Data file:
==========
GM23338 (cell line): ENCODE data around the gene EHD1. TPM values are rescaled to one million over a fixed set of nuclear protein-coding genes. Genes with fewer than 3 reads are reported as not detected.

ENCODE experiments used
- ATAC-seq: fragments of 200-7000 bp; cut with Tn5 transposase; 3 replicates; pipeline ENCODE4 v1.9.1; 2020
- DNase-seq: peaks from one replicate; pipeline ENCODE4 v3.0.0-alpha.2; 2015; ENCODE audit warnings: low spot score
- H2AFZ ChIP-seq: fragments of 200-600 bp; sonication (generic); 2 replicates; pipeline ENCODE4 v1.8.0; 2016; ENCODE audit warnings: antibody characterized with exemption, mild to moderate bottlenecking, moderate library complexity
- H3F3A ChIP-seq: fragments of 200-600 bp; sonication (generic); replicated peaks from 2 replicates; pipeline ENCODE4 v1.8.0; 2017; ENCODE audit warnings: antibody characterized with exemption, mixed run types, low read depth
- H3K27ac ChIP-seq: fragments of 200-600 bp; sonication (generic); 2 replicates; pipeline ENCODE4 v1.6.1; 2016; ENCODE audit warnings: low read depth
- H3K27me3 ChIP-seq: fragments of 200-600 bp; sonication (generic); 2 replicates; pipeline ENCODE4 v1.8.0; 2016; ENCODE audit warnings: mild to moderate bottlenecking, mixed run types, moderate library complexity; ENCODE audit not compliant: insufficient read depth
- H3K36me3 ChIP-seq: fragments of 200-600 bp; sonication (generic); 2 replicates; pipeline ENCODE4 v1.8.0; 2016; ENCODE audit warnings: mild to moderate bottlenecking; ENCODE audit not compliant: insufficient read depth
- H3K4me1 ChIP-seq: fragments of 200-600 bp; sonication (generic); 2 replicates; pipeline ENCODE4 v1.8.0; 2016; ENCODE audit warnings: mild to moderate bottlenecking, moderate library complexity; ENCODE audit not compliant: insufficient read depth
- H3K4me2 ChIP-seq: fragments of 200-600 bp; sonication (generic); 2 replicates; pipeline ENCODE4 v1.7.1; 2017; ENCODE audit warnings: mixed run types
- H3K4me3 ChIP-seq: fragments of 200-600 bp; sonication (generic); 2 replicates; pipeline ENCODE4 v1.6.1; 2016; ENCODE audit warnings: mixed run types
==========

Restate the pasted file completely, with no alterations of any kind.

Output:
GM23338 (cell line): ENCODE data around the gene EHD1. TPM values are rescaled to one million over a fixed set of nuclear protein-coding genes. Genes with fewer than 3 reads are reported as not detected.

ENCODE experiments used
- ATAC-seq: fragments of 200-7000 bp; cut with Tn5 transposase; 3 replicates; pipeline ENCODE4 v1.9.1; 2020
- DNase-seq: peaks from one replicate; pipeline ENCODE4 v3.0.0-alpha.2; 2015; ENCODE audit warnings: low spot score
- H2AFZ ChIP-seq: fragments of 200-600 bp; sonication (generic); 2 replicates; pipeline ENCODE4 v1.8.0; 2016; ENCODE audit warnings: antibody characterized with exemption, mild to moderate bottlenecking, moderate library complexity
- H3F3A ChIP-seq: fragments of 200-600 bp; sonication (generic); replicated peaks from 2 replicates; pipeline ENCODE4 v1.8.0; 2017; ENCODE audit warnings: antibody characterized with exemption, mixed run types, low read depth
- H3K27ac ChIP-seq: fragments of 200-600 bp; sonication (generic); 2 replicates; pipeline ENCODE4 v1.6.1; 2016; ENCODE audit warnings: low read depth
- H3K27me3 ChIP-seq: fragments of 200-600 bp; sonication (generic); 2 replicates; pipeline ENCODE4 v1.8.0; 2016; ENCODE audit warnings: mild to moderate bottlenecking, mixed run types, moderate library complexity; ENCODE audit not compliant: insufficient read depth
- H3K36me3 ChIP-seq: fragments of 200-600 bp; sonication (generic); 2 replicates; pipeline ENCODE4 v1.8.0; 2016; ENCODE audit warnings: mild to moderate bottlenecking; ENCODE audit not compliant: insufficient read depth
- H3K4me1 ChIP-seq: fragments of 200-600 bp; sonication (generic); 2 replicates; pipeline ENCODE4 v1.8.0; 2016; ENCODE audit warnings: mild to moderate bottlenecking, moderate library complexity; ENCODE audit not compliant: insufficient read depth
- H3K4me2 ChIP-seq: fragments of 200-600 bp; sonication (generic); 2 replicates; pipeline ENCODE4 v1.7.1; 2017; ENCODE audit warnings: mixed run types
- H3K4me3 ChIP-seq: fragments of 200-600 bp; sonication (generic); 2 replicates; pipeline ENCODE4 v1.6.1; 2016; ENCODE audit warnings: mixed run types